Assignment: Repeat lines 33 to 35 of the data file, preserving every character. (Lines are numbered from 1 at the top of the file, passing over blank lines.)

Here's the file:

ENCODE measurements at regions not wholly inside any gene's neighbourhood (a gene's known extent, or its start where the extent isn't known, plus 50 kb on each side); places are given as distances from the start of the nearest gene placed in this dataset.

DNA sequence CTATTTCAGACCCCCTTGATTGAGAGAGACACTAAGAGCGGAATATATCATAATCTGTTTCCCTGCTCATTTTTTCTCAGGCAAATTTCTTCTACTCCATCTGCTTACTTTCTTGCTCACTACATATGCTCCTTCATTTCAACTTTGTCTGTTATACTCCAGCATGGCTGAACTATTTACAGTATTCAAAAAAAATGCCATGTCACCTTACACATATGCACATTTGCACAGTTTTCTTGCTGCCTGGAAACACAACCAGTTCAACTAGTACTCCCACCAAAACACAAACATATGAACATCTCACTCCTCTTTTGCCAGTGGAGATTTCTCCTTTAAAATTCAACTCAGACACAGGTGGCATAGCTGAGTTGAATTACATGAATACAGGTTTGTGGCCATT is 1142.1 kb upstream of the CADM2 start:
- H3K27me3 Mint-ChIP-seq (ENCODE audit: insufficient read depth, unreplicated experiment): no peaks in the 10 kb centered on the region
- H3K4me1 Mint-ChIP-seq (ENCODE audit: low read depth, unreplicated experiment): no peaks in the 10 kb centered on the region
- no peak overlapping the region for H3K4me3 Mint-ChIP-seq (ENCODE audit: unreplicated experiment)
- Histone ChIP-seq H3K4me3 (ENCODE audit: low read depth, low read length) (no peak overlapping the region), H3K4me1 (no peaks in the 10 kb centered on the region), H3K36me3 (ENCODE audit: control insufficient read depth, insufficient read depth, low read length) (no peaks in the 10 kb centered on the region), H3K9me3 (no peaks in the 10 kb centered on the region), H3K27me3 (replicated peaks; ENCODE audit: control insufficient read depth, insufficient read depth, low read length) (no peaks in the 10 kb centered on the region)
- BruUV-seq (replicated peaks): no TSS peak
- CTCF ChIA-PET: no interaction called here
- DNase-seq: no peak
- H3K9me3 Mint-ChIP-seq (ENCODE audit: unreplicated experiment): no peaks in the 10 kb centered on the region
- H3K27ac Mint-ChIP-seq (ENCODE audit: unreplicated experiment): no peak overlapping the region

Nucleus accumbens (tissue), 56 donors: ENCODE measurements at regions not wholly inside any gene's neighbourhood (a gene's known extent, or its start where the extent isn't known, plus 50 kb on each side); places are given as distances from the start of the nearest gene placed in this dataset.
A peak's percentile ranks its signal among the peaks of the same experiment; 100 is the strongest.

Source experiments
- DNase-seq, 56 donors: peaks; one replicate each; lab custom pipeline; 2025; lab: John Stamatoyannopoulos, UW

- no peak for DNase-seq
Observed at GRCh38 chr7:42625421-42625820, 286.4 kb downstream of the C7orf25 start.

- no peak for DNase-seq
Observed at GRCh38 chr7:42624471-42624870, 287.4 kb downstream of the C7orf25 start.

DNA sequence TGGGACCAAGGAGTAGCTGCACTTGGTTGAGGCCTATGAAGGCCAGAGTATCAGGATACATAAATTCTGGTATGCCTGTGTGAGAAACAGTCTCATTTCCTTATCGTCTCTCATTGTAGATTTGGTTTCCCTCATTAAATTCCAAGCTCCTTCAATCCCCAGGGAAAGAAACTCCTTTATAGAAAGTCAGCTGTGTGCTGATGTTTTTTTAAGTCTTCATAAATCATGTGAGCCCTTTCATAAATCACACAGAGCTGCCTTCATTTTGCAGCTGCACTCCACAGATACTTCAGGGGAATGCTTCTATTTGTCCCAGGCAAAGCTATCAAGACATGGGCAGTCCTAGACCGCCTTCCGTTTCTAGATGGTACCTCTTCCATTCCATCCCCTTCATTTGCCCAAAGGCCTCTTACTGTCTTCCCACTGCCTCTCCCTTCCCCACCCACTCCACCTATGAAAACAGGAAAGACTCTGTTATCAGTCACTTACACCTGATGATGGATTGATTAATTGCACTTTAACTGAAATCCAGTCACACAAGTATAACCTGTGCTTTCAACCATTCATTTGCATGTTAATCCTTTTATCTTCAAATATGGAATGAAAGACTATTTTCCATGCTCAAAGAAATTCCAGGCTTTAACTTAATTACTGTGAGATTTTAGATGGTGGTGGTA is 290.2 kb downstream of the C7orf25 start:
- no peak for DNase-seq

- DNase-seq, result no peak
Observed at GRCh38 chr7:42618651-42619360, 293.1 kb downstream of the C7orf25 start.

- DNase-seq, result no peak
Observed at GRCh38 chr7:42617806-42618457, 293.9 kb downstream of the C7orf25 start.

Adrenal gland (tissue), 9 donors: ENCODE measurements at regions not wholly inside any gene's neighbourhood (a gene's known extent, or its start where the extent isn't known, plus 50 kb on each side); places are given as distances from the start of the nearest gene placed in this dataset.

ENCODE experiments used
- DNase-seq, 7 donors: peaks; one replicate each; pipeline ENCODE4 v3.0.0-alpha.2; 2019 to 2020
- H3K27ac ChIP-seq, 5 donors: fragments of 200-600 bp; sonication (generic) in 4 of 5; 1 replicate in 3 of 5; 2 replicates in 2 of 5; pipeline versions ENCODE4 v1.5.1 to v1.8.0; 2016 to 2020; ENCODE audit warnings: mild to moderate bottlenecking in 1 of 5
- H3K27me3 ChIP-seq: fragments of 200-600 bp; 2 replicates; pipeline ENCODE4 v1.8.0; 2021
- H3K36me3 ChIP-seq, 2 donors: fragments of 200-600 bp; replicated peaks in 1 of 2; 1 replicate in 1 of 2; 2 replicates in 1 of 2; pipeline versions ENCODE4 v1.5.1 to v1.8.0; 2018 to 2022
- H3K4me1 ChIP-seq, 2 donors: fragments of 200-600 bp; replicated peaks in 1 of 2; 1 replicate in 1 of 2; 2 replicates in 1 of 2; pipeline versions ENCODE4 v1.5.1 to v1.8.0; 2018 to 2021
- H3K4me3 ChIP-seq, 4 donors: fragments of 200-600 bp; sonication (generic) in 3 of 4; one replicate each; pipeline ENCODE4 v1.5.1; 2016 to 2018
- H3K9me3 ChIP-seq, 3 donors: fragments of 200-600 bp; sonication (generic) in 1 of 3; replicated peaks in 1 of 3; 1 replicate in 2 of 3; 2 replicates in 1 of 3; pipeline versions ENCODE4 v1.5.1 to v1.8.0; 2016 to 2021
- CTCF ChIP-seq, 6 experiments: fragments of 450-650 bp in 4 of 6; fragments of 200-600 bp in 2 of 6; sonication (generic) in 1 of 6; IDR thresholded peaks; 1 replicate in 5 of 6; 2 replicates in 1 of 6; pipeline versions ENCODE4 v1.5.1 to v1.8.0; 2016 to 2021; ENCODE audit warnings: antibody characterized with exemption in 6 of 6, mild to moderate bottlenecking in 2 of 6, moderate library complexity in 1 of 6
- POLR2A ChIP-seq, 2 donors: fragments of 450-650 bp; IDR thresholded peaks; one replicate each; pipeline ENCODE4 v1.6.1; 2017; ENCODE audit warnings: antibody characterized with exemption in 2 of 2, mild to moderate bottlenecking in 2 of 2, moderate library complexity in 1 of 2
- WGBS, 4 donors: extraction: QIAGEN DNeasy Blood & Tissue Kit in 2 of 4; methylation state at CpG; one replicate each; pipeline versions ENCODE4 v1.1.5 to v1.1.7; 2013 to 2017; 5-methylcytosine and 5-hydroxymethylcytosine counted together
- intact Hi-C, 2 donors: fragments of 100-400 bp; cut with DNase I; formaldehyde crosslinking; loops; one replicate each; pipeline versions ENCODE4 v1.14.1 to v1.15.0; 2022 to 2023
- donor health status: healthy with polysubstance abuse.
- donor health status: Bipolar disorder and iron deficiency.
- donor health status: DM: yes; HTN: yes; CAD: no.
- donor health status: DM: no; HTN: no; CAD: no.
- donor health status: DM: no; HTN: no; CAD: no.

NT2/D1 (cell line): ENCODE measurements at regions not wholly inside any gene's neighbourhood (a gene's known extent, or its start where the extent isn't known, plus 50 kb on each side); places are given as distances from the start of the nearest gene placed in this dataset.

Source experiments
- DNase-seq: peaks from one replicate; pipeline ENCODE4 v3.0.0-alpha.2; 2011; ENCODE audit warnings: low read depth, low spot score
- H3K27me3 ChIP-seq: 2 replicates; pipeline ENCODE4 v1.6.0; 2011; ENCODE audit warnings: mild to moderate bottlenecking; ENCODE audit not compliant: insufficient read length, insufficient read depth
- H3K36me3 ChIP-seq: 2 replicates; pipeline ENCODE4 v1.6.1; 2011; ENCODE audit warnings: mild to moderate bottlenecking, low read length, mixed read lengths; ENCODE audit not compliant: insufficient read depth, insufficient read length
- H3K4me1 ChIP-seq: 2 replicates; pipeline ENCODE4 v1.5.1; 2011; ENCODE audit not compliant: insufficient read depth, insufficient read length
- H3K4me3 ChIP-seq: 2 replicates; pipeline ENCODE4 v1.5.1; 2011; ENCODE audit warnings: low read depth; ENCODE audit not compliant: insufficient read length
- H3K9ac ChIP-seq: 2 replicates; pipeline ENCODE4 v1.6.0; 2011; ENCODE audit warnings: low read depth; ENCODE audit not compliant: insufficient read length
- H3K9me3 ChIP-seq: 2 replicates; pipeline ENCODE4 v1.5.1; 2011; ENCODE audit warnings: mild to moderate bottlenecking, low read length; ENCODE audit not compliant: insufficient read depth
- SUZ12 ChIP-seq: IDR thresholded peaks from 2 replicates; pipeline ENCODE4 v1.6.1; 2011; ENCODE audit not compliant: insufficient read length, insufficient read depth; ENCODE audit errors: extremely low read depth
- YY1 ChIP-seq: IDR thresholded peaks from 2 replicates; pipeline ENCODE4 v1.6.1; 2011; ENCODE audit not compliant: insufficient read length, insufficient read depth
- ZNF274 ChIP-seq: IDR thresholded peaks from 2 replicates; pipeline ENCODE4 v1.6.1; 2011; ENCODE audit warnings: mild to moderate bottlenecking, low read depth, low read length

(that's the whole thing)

- H3K4me3 ChIP-seq, 4 donors: fragments of 200-600 bp; sonication (generic) in 3 of 4; one replicate each; pipeline ENCODE4 v1.5.1; 2016 to 2018
- H3K9me3 ChIP-seq, 3 donors: fragments of 200-600 bp; sonication (generic) in 1 of 3; replicated peaks in 1 of 3; 1 replicate in 2 of 3; 2 replicates in 1 of 3; pipeline versions ENCODE4 v1.5.1 to v1.8.0; 2016 to 2021
- CTCF ChIP-seq, 6 experiments: fragments of 450-650 bp in 4 of 6; fragments of 200-600 bp in 2 of 6; sonication (generic) in 1 of 6; IDR thresholded peaks; 1 replicate in 5 of 6; 2 replicates in 1 of 6; pipeline versions ENCODE4 v1.5.1 to v1.8.0; 2016 to 2021; ENCODE audit warnings: antibody characterized with exemption in 6 of 6, mild to moderate bottlenecking in 2 of 6, moderate library complexity in 1 of 6